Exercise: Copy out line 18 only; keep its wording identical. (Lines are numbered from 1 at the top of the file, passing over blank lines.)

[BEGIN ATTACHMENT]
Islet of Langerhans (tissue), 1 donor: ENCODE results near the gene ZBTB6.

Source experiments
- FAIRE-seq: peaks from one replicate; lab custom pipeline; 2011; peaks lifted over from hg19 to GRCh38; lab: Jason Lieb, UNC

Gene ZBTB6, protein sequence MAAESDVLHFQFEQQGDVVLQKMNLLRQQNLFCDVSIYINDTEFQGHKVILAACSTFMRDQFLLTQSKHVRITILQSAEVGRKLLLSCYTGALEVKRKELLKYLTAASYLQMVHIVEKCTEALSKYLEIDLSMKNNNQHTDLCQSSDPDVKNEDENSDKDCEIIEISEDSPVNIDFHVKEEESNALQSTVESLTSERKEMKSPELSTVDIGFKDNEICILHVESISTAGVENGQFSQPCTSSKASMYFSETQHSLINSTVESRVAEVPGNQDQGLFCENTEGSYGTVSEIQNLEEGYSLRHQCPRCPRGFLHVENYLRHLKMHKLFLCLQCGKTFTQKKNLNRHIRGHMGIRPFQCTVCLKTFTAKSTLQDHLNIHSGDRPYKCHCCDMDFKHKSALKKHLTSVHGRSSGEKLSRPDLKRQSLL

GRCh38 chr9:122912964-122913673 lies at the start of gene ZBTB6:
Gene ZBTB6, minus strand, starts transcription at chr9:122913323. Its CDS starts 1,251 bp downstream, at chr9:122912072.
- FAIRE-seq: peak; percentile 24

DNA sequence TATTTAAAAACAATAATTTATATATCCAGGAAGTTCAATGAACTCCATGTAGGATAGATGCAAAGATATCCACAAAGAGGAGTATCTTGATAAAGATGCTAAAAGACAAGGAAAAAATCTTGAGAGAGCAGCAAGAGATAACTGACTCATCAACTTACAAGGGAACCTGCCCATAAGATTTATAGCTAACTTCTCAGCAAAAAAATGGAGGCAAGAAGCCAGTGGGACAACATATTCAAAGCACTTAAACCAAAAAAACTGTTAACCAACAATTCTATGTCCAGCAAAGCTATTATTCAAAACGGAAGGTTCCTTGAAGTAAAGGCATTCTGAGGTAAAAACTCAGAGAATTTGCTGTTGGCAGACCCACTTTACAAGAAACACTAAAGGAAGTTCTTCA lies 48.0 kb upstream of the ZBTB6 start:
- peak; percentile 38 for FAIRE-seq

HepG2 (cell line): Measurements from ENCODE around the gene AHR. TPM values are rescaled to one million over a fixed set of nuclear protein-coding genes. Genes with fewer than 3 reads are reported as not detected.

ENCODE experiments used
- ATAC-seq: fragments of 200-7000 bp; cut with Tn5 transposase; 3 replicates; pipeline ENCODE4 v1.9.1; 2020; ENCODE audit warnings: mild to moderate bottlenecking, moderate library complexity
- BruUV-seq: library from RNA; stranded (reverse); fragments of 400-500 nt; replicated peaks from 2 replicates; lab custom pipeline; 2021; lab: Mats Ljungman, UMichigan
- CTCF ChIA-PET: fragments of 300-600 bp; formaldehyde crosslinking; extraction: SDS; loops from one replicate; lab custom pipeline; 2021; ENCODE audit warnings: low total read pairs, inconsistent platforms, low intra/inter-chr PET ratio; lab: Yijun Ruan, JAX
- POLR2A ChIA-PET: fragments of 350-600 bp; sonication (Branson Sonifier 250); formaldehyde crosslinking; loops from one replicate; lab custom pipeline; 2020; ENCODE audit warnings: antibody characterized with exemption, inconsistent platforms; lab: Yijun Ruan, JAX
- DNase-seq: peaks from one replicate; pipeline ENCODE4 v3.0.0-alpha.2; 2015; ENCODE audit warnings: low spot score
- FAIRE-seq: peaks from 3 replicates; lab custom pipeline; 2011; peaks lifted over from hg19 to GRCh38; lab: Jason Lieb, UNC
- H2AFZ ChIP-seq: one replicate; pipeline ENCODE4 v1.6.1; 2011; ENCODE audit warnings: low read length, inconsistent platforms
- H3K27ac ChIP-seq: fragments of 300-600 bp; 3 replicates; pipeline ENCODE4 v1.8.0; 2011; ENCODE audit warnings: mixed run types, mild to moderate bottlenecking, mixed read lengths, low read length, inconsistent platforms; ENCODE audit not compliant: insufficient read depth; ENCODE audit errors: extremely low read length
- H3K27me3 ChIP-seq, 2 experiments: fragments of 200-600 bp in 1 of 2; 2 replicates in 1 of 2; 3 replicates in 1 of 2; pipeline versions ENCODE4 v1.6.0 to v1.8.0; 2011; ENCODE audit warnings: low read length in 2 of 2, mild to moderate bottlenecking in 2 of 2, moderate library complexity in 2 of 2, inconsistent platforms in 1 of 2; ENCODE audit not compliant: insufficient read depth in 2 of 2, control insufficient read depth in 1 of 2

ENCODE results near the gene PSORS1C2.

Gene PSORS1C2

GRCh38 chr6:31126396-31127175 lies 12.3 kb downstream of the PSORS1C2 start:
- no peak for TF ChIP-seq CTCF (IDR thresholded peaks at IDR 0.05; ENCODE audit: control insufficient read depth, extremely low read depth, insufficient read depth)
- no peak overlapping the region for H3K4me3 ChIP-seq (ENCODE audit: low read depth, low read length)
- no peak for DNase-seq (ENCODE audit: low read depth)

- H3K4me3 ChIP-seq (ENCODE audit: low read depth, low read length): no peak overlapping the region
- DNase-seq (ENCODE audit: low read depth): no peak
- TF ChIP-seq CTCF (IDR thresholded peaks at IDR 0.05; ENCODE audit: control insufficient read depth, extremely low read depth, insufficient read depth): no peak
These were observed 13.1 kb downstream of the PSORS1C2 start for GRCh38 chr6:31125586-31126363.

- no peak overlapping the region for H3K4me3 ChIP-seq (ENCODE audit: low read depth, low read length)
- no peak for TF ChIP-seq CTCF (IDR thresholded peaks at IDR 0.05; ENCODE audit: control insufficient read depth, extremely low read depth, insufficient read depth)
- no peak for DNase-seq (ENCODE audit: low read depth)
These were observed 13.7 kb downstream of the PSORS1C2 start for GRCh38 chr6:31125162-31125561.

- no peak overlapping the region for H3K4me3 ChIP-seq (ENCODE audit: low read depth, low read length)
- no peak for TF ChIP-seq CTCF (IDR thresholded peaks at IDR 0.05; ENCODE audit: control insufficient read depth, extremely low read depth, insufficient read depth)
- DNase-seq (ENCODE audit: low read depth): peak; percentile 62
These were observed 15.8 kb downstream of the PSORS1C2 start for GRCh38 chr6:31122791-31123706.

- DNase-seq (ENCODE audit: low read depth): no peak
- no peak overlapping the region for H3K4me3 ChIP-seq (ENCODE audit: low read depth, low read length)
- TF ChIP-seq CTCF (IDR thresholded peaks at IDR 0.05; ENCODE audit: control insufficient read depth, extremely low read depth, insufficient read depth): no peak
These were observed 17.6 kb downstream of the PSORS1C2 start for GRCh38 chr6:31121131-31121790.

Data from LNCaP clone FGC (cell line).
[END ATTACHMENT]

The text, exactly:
- H2AFZ ChIP-seq: one replicate; pipeline ENCODE4 v1.6.1; 2011; ENCODE audit warnings: low read length, inconsistent platforms